Three years later, IDF happy with ‘Cast Lead’, wants to have another go

Israel/PalestineMiddle EastUS Politics
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From Haaretz: 

Israel Defense Forces Chief of Staff Lt. Gen. Benny Gantz marked the three-year anniversary of Operation Cast Lead on Tuesday by hailing it “an excellent operation that achieved deterrence for Israel vis-a-vis Hamas.” However, he warned, cracks have emerged in that deterrence over time, and a second round of fighting in the Gaza Strip is not a matter of choice for Israel.

Such a round must be initiated by Israel and must be “swift and painful,” he said, adding, “I do not advise Hamas to test our mettle.” [emphasis mine] 

Since becoming Chief of Staff, Gantz has argued that Israel must respond to any rocket attacks with extreme force. He has also hinted that future Israeli actions will not be confined to airstrikes: “we shall in the end need to move to broader, more aggressive action in the Gaza Strip” he told Knesset members recently.

“The harder you hit them, the longer they stay quiet,” as a tsarist general one said. It’s hard to tell if Gantz is merely trying to cow Hamas, or if he is really intent on launching Cast Lead II in the near future.

Contrary to my expectations this summer, Israel did not use the Eilat attacks as an excuse to undertake a full-scale operation in Gaza, even though there were calls for regime change there among Israeli politicians and former military leaders. Ynet reported in November 2011 that that the IDF has been training its combat engineers for a possible resumption of hostilities in Gaza. Israel’s latest consigment of American-made bunker busters – ostensibly for a strike against Iran – could also be used against targets in Gaza, such as the smuggling tunnels between Gaza and Egypt that, according to the IDF, are a serving as conduits for a stream of stolen Libyan arms. And as war warning signs, neither the trainings nor the bunker busters raise new alarms.

For now, I think Gantz is saber-rattling. Israel is hoping to scare or wrongfoot Hamas as it scores political successes through the prisoner exchanges, the electoral success of Egypt’s Islamist bloc, entry to the PLO and new unity talks with Fatah. A more conciliatory Hamas is not what Likud wants to deal with. The best way to undermine Hamas’s nonviolent political successes would be to put Hamas in awkward position over the actions of Islamic Jihad (which Israel struck just this week) or another militant organization. Hamas’s leadership would be an awkward position of having to manage feelings of militant nationalism that it has cultivated in order to secure potentially ephemeral political concessions. Its legitimacy would be at stake, but should it respond with violence, its survival would be in jeopardy.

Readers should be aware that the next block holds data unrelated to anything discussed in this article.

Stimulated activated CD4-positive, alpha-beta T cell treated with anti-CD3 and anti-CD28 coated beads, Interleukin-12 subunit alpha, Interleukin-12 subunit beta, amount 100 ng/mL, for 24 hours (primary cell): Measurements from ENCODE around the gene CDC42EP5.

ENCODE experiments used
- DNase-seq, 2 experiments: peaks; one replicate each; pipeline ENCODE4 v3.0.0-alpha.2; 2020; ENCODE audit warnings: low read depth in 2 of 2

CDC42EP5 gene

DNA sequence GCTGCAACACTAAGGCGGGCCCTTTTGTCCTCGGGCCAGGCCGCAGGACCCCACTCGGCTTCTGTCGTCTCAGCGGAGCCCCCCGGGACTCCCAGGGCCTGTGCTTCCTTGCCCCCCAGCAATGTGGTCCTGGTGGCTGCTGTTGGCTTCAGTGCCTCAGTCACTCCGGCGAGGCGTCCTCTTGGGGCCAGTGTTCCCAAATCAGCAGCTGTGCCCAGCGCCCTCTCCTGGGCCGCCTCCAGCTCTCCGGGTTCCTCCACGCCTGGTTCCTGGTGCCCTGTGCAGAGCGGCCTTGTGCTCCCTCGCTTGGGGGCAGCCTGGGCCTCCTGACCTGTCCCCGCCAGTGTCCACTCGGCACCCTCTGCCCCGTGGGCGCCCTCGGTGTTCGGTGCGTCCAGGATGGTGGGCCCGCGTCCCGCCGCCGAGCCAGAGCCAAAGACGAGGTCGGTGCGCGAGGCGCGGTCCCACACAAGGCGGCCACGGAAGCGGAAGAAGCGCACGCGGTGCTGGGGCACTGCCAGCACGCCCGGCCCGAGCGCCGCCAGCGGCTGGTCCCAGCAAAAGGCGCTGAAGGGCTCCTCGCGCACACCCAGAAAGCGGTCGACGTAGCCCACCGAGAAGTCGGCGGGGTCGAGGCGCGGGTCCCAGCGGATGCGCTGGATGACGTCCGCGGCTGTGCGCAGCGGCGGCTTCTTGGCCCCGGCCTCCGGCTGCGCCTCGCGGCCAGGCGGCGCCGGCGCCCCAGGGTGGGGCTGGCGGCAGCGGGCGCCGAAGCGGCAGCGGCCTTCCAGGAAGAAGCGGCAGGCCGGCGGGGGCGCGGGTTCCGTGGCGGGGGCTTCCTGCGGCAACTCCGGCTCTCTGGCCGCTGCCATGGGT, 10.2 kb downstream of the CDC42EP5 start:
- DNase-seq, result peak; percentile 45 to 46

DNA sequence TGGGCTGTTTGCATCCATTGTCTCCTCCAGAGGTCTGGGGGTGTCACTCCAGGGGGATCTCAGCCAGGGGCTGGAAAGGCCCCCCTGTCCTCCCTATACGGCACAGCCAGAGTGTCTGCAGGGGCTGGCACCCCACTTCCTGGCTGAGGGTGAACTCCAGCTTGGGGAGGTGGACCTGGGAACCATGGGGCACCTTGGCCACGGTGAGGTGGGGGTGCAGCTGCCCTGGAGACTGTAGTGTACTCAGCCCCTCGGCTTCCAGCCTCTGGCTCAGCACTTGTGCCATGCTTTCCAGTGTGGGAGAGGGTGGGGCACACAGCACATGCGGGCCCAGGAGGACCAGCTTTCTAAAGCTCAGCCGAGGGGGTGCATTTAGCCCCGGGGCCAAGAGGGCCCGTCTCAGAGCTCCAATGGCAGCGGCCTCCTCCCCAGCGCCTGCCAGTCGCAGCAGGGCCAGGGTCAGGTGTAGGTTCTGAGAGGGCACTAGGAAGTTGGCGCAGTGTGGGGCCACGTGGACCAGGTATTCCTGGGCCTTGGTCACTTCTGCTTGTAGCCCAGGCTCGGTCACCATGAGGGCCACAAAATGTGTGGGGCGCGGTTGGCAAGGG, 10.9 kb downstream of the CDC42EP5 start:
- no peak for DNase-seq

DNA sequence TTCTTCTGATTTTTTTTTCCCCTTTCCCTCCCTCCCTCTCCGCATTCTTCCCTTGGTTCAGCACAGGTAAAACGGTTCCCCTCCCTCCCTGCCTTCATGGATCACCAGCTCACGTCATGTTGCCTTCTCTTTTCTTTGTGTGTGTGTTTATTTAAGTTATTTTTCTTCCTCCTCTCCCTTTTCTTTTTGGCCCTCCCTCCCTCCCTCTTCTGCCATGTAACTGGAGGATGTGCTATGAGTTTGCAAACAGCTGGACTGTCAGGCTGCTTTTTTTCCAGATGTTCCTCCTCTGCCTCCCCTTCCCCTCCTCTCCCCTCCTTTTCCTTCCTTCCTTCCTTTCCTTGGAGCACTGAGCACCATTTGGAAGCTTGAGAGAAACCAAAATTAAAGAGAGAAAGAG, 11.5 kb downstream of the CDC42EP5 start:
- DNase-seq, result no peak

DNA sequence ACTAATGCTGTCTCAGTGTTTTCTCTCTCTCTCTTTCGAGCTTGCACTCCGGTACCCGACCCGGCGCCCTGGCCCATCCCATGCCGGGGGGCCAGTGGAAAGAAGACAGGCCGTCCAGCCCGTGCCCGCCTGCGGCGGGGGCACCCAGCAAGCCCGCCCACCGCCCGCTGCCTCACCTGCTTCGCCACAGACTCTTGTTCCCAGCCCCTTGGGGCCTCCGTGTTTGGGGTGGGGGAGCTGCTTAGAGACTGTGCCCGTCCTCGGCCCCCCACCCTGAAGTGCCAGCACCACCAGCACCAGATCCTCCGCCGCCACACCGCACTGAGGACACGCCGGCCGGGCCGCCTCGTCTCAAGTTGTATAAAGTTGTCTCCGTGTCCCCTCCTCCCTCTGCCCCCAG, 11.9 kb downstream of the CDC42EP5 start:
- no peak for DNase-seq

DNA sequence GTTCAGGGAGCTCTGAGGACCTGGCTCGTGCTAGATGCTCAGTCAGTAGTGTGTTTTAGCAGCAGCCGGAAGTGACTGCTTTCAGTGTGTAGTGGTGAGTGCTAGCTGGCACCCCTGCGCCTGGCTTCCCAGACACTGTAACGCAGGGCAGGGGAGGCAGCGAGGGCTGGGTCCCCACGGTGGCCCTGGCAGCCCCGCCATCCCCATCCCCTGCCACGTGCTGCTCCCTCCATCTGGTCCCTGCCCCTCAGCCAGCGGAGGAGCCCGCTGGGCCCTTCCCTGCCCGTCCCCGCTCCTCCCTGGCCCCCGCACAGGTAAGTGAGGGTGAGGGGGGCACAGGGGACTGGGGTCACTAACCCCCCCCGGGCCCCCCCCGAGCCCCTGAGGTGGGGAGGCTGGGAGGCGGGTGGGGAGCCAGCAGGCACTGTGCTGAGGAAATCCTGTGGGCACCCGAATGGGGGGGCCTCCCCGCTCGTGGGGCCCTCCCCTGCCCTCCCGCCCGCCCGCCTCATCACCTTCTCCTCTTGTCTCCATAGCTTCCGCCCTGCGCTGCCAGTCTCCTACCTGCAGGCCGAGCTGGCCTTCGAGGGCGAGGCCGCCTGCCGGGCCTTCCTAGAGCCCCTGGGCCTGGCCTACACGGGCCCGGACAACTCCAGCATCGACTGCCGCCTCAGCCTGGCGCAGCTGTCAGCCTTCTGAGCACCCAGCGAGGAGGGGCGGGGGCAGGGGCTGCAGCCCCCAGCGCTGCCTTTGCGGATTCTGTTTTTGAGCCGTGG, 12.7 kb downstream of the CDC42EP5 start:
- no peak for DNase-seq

Hamas will likely avoid the temptation to return to fighting. The Middle East is too politically fluid at the moment. But given the hawkishness of the “liberal” alternatives to Likud, as Dimi Reider points out, I am still convinced that the timing of Cast Lead II will be a question of when, not if. Israel would be more likely to use massive force against Gaza than Iran if it came down to an eleventh-hour choice for Defense Minister Barak. Israel’s leadership has no doubt been encouraged by SecDef Leon Panetta and President Obama’s public backpedalling on their reluctance to attack Iran. The U.S. could deal with Iran (an “October surprise,” as some have suggested), leaving Israel a stronger hand to play against Hamas. The timing for any of these possible actions will greatly depend on how the 2012 U.S. presidential election progresses.

As for how the IDF will react to Hamas’s announced new focus on popular demonstrations, Gantz’s past comments about the Arab Spring offer some insight:

There is a focal player in the Middle East – the street – and it is clear to us that in the coming months we can find ourselves in broad popular demonstrations, which gain public resonance. The IDF is preparing for these demonstrations.


For this reason, we will act with great fire power and full force at the very beginning of the confrontation. Anything the camera can stand or could stand in the first three days of fighting – it will not be prepared to put up with thereafter.

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